I have some credits from Amazon and I was planning to setup a JupyterHub instance there to support a summer school I’m running next week but I’m hitting my head against EKS.
I’m following the z2jupyterhub guide and have a k8s cluster which appears to be running and thanks to @Theo_McCaie I can connect to it via
kubectl proxy. My services look like so:
(base) aopposxlap45:~ watson-parris$ kubectl get svc
NAME TYPE CLUSTER-IP EXTERNAL-IP PORT(S) AGE
hub ClusterIP 10.100.46.131 <none> 8081/TCP 5h45m
proxy-api ClusterIP 10.100.59.44 <none> 8001/TCP 5h45m
proxy-public LoadBalancer 10.100.201.8 ac55a6fbb56774579b5752ecfdea35df-1113063612.us-east-2.elb.amazonaws.com 443:30443/TCP,80:32074/TCP 5h45m
And I have the following pods:
(base) aopposxlap45:~ watson-parris$ kubectl get pod
NAME READY STATUS RESTARTS AGE
continuous-image-puller-44z8w 1/1 Running 0 6h32m
continuous-image-puller-74rjc 1/1 Running 0 6h32m
hub-5c44d4ff6f-rw7n4 1/1 Running 0 6h32m
proxy-79c6f8c965-kdj5b 1/1 Running 0 6h32m
user-scheduler-865b49c54-qcm94 1/1 Running 0 6h32m
user-scheduler-865b49c54-rzcgj 1/1 Running 0 6h32m
However if I try to connect to the above external IP I just get a dropped connection. I believe the problem is to do with the EKS node-group load balancer (which it automatically creates) but I can’t figure it out. I’ve checked and double checked the security groups and subnets and they look fine.
Has anyone managed to get this working?
Many thanks in advance
I know that @salvis2 has add success with terraform to prepare a JupyterHub deployment on AWS: https://medium.com/pangeo/terraform-jupyterhub-aws-34f2b725f4fd
Thanks Tom, that does look a useful tool.
As far as I can see though this would only get me the infrastructure (which I already have) and the deployment of JupyterHub would rely on the helm approach I already followed on z2jh, is that right?
Alternatively I could ignore EKS and use
kops directly on EC2, is that easier?
You are correct that Terraform only gets you the infrastructure and you would need Helm to deploy the JupyterHub itself. The tool that we’ve used for deploying the hub itself is hubploy. There’s a guide here for how to set up a repo to use it.
What do you have as your JupyterHub config? Your
kubectl commands suggest the cluster is fine, but you are still having issues. I know sometimes for DNS things, I have to wait a little bit before the connection is established and I can visit the site.
Interesting, thanks. I’ve used this helm chart based on the z2jh documentation. I haven’t tweaked it at all.
Yes, I suspect it’s a networking issue but it’s not a DNS cache problem, it’s very persistent. Do you use an EKS LoadBalancer in your Terraform config?
I don’t really mind how I set it up as I’m only doing it once (hopefully), I just want it up!
Hi @duncanwp - sorry I wasn’t able to help more.
This would be my suggested next steps.
I would try diss-entangle pango/juptyer and AKS issue so:
Create a ‘hello world’ pod and service. Something super simple, maybe from here https://kubernetes.io/docs/tutorials/hello-minikube/#create-a-service (this is for minikube but the idea should be the same)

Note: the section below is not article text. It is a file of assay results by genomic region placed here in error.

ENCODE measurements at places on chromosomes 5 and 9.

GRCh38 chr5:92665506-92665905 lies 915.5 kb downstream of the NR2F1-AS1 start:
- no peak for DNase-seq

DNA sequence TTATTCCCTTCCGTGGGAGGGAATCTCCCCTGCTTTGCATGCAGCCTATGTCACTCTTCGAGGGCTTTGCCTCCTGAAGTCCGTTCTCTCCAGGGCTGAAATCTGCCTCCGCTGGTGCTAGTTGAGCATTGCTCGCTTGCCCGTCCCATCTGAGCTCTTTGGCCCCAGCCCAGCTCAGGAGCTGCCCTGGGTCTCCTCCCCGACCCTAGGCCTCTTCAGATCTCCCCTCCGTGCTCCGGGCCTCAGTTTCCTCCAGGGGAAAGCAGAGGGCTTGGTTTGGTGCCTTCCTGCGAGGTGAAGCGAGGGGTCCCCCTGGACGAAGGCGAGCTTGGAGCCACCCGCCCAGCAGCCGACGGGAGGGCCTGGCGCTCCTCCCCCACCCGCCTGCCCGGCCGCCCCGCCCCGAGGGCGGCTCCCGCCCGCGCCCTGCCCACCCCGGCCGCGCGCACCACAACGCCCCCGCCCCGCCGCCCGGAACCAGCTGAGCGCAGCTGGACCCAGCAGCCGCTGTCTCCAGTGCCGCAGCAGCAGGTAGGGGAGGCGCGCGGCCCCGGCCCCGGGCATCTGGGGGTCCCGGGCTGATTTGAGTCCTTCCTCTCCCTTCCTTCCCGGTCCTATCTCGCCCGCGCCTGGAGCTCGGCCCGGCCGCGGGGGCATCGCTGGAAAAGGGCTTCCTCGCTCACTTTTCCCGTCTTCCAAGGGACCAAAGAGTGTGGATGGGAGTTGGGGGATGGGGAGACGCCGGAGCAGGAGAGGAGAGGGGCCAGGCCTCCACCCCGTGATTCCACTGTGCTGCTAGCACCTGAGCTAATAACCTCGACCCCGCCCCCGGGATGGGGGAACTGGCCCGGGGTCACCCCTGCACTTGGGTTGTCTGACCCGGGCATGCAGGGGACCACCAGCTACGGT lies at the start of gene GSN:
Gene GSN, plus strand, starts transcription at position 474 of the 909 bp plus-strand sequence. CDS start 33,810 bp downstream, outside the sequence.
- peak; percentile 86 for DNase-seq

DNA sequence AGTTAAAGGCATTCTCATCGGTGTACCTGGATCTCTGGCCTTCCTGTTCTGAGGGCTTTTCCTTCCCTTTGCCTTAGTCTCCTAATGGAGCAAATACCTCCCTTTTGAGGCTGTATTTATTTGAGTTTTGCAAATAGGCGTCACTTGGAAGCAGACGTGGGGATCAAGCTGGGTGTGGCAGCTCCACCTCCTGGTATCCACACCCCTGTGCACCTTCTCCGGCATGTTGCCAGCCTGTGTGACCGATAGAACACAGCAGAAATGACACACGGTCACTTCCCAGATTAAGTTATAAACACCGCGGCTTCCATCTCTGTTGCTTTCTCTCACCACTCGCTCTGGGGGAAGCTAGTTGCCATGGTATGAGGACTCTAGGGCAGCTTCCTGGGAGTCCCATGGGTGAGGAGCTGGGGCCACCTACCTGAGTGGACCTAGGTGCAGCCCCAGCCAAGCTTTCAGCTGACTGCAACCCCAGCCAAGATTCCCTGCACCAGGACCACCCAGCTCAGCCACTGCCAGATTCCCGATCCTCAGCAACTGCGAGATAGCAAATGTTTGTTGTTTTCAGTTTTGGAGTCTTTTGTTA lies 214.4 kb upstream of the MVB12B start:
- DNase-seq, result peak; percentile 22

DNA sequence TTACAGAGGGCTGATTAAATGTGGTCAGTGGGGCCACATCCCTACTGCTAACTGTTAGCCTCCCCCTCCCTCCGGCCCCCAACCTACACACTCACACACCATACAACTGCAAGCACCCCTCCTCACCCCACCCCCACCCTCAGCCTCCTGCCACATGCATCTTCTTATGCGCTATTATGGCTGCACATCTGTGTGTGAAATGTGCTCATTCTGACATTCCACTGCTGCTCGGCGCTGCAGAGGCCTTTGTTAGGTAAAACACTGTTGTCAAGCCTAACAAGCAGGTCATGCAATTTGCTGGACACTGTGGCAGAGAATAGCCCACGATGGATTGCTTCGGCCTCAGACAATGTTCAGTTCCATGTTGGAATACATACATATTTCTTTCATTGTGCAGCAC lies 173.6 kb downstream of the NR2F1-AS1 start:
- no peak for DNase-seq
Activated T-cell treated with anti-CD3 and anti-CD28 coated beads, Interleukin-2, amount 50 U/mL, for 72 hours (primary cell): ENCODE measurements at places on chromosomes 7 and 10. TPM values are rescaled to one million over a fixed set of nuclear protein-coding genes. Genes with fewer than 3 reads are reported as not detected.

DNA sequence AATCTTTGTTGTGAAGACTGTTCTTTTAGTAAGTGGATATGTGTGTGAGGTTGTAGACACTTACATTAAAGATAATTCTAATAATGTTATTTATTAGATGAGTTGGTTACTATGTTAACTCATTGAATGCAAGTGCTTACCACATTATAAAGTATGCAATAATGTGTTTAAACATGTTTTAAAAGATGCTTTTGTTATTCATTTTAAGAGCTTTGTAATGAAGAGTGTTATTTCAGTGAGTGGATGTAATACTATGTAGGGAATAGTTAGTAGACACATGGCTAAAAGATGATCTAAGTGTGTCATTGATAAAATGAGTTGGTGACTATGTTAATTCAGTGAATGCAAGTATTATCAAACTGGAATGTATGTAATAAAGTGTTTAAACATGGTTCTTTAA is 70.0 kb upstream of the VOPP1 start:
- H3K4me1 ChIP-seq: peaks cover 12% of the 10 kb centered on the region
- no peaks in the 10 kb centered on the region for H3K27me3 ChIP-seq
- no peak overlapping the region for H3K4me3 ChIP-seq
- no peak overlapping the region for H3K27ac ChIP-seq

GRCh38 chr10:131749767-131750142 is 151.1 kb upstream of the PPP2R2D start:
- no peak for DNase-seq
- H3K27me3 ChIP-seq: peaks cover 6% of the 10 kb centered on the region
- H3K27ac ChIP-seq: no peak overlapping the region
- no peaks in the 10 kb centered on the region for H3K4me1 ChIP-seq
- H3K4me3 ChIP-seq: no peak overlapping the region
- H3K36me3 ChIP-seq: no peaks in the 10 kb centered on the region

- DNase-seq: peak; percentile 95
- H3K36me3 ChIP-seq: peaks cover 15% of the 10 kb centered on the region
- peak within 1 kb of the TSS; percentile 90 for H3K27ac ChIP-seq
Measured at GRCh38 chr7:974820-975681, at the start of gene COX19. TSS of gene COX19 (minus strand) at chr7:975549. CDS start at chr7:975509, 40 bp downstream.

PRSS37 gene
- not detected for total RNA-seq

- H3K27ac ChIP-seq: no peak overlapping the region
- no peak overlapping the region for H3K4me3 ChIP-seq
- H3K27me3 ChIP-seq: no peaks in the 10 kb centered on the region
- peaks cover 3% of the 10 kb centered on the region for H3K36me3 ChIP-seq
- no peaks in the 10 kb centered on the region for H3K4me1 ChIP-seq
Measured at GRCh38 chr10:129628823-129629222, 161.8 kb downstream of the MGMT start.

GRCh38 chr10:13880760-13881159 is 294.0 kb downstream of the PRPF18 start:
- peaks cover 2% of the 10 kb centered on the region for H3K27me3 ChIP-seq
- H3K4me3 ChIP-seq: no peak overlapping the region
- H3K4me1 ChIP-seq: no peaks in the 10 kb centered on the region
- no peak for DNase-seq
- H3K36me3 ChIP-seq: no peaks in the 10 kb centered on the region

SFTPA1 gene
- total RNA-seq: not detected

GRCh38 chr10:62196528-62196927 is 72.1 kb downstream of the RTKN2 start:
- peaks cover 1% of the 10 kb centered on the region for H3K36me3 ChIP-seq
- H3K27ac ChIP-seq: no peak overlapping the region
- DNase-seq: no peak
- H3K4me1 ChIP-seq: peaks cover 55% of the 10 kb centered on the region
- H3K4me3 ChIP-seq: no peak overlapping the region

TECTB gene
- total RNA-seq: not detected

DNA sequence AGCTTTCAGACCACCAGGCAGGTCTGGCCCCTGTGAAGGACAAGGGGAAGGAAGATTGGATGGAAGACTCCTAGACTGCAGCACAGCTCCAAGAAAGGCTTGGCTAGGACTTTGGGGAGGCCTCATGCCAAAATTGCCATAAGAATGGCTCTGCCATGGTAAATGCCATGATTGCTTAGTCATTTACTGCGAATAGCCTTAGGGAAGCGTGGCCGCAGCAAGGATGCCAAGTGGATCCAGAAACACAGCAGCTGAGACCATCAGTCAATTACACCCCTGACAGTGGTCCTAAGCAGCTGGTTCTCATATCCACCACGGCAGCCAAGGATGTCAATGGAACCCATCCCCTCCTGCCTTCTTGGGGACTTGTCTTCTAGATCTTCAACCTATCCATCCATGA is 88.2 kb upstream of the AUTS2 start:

Use a new namespace for the above. Try get that working first. I suggest you might want a new load balancer.
Also, try following this page https://aws.amazon.com/premiumsupport/knowledge-center/eks-kubernetes-services-cluster/
Start with trying to get some sort of hellow world and the rest (I hope) will fall into place!
Also @duncanwp as upsetting as it is sometimes ‘turning it off and on again’ does seem to work. By which I mean delete EVERYTHING and just start again, not necessarily doing anything different. If you use a new cluster you can do this in parallel without deleting you original one.
Very unsatisfying but sometimes works…
Hi @duncanwp , I recently set up a simple EKS cluster with amazon research credits. One of the first things I ran into was health issues with the node group. I just had to edit the health check to reflect the correct port as reflected in the kubectl get svc. Not sure if that helps you…but that’s what I did to resolve my very first issues.
Hi @aradhakrishnanGFDL, that sounds very promising. I added ports 8081 and 8001 to the load balancer and it didn’t seem to help though. I’ll try pulling it all down and starting again tomorrow, with that step too, as Theo suggested.
Did you follow the same zerotojupyterhub guide that I linked to above? Would you have any time first thing tomorrow your time (assuming you’re at GFDL!) to chat about your setup?
My ports show up as the following after the EXTERNAL-IP when I run kubectl get svc. So, I edited my health check test, to TCP 31744. (yours might be 32074)
Yes, I used the guide you linked as reference, though it was not sufficient.
I am available by email tomorrow and most of next week, but will be available for a chat anytime the week after.
aparna.radhakrishnan at noaa.gov
Many thanks for your kind offer to help @aradhakrishnanGFDL. To be honest I’ve given up with the Kubernetes approach for now and just created one big machine with a ‘Littlest JupyterHub’ installation and that seems to be working for now!
It would be nice to have a scalable Kubernetes cluster one day but at least I have something for the workshop I’m running next week.
Am sorry it hasn’t been the smoothest experience.
You’re most likely running into https://github.com/jupyterhub/zero-to-jupyterhub-k8s/pull/1758. But I think for a lot of cases, TLJH is the way to go! So hope it works out for you.